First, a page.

Other topics discussed were:

  • The replacement of the FICO credit score model with the FICIO 10T and Vantage Score models and transition from three credit reporting agencies to two. The concern: what if a loan is submitted with just one of the agencies and needs to switch to FHA or USDA and their credit requirements are different?
  • Trigger leads that can cause confusion with borrowers and create competitive challenges for lenders by compression margins. Are they necessarily bad for borrowers if the goal is getting the best possible deal? More to come on this hot industry topic.   

More About Down Payment Assistance

Speaking of down payment assistance and affordability, Down Payment Resource (DPR), a nationwide database for U.S homebuyer assistance programs, announced last year that a substantial share of mortgage loan applications are declined for reasons that can be addressed with homebuyer assistance programs. For example, loan applications declined for either insufficient cash to close or disqualifying DTIs often could have been addressed with down payment assistance programs. This creates a low-cost opportunity for lenders to increase purchase volume originations. As we noted last month, the top two wholesale lenders, UWM and Rocket, have introduced 1% down programs that include a 2% grant minimum, 620 credit score, and income equal to or less than 80% of the area median income (AMI). These programs are designed to not only help borrowers that have a need and qualify for down payment assistance to achieve the dream of homeownership, but also to increase broker originations in this higher-rate, low-inventory environment. Now other lenders are following suit: Guild Mortgage is the most recent lender that offers this 1% down with a 2% grant up to 5k. One difference on this Guild program is a 1% lender-paid buydown for the first year.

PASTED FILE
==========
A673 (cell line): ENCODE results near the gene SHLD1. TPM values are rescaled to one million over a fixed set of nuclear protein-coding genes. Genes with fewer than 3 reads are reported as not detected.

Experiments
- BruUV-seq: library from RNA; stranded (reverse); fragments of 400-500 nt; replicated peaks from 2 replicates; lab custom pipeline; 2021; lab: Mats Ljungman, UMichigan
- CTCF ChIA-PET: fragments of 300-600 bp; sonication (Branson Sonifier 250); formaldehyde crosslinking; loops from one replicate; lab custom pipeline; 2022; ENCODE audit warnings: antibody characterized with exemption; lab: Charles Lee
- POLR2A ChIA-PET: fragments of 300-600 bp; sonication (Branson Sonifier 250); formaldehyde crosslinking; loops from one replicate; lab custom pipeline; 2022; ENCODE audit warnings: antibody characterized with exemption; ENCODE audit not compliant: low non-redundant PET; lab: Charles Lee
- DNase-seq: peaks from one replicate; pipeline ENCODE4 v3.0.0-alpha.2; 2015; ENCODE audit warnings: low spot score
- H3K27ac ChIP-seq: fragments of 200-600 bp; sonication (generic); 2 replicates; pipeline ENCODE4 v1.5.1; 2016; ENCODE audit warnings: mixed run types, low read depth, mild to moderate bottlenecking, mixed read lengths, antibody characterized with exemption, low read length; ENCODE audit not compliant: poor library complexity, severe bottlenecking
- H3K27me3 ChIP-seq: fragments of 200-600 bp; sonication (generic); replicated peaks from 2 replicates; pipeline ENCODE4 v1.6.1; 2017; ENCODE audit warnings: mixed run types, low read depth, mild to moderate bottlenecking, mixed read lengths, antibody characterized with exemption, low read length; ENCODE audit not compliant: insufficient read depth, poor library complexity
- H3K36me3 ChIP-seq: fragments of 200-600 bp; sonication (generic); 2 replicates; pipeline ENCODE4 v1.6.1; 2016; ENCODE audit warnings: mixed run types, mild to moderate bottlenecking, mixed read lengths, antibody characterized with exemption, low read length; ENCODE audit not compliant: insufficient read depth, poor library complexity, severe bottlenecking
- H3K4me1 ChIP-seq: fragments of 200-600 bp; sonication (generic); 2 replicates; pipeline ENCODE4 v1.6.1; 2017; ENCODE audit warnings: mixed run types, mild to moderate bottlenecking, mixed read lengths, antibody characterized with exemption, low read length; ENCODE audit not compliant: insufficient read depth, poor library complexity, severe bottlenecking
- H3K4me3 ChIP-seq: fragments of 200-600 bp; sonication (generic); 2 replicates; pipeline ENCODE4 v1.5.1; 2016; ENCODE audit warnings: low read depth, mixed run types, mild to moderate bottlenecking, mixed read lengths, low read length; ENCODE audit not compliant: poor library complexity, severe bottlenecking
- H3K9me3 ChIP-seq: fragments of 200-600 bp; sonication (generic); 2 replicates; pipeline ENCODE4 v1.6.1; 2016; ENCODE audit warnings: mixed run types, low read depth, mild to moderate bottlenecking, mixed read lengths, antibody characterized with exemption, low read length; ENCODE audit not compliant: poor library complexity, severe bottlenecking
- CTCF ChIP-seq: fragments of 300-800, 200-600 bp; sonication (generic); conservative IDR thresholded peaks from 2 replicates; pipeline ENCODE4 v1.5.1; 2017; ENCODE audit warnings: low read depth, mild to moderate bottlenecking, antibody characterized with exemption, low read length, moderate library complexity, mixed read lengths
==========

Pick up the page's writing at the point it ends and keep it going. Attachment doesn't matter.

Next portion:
Mr. Cooper Acquiring Home Point Servicing

Mr. Cooper will pay $324 million cash for all shares of Home Point Capital. The deal gives Mr. Cooper an $84-billion servicing portfolio that should contribute a 10% increase in Mr. Cooper’s operating earnings in the first year.  “This acquisition is consistent with our strategy of growing our customer base, deploying our capital with a focus on attractive risk adjusted returns and maintaining a very strong balance sheet” said Jay Bray, CEO of Mr. Cooper.

About This Blog:

What We’re Watching is a monthly blog of industry news curated by Brian Haber, who monitors the mortgage market for First American Data & Analytics.